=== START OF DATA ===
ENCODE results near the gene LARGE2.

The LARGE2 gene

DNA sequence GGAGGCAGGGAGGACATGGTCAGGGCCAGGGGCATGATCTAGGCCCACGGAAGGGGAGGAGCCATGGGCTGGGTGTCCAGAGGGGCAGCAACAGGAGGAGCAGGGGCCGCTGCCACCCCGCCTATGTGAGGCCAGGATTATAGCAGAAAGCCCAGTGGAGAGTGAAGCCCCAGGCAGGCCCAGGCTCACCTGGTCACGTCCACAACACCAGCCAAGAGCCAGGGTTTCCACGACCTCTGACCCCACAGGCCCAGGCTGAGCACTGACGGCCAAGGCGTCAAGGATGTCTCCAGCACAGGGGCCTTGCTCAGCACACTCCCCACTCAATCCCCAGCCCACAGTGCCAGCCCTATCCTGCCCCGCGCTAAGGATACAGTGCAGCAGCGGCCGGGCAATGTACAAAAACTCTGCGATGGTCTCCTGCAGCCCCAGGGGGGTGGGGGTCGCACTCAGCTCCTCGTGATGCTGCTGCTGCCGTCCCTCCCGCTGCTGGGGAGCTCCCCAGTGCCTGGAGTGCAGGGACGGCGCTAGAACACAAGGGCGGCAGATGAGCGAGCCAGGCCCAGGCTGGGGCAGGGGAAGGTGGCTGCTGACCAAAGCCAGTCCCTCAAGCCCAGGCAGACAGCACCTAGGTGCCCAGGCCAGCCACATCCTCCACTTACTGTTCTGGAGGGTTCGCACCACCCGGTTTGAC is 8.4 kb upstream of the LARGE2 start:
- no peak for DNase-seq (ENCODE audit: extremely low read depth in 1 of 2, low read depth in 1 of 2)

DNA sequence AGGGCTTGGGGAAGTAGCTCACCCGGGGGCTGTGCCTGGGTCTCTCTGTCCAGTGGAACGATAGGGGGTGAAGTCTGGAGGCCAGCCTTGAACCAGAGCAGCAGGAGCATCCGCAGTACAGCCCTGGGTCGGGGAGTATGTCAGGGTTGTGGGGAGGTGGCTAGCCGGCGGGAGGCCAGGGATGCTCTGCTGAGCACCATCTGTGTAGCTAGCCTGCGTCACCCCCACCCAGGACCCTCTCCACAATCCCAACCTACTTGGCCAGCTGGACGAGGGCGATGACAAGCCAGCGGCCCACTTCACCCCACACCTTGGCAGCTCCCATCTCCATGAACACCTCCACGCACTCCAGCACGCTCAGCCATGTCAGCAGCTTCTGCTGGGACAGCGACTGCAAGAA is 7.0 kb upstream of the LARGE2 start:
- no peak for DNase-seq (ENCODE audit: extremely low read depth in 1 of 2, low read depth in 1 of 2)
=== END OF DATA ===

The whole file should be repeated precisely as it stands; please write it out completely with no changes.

ENCODE results near the gene LARGE2.

The LARGE2 gene

DNA sequence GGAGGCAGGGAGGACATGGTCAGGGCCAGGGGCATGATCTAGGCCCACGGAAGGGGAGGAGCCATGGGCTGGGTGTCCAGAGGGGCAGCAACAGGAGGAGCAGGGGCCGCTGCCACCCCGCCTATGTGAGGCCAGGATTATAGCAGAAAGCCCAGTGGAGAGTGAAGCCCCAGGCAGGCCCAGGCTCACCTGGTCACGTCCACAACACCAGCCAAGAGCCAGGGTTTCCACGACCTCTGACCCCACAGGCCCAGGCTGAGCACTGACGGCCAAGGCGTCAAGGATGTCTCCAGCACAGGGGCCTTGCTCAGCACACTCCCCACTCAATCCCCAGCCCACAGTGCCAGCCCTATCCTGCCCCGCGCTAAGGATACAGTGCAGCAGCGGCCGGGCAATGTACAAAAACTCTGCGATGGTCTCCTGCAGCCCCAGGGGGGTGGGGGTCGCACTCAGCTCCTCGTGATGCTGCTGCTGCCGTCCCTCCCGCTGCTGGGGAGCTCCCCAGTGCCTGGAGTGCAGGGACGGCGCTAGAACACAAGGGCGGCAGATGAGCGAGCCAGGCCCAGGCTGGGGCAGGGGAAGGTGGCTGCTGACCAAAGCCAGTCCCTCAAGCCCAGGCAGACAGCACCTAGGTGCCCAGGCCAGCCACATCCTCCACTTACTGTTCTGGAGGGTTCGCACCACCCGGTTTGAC is 8.4 kb upstream of the LARGE2 start:
- no peak for DNase-seq (ENCODE audit: extremely low read depth in 1 of 2, low read depth in 1 of 2)

DNA sequence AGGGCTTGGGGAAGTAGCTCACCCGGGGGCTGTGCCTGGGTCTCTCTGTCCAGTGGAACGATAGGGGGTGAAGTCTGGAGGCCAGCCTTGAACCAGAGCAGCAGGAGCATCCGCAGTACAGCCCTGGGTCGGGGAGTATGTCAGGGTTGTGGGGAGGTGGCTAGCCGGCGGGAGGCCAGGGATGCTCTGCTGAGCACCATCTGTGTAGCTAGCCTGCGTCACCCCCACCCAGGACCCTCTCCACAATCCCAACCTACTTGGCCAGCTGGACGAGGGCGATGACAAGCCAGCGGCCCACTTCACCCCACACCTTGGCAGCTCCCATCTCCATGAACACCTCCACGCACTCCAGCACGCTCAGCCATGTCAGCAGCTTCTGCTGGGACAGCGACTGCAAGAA is 7.0 kb upstream of the LARGE2 start:
- no peak for DNase-seq (ENCODE audit: extremely low read depth in 1 of 2, low read depth in 1 of 2)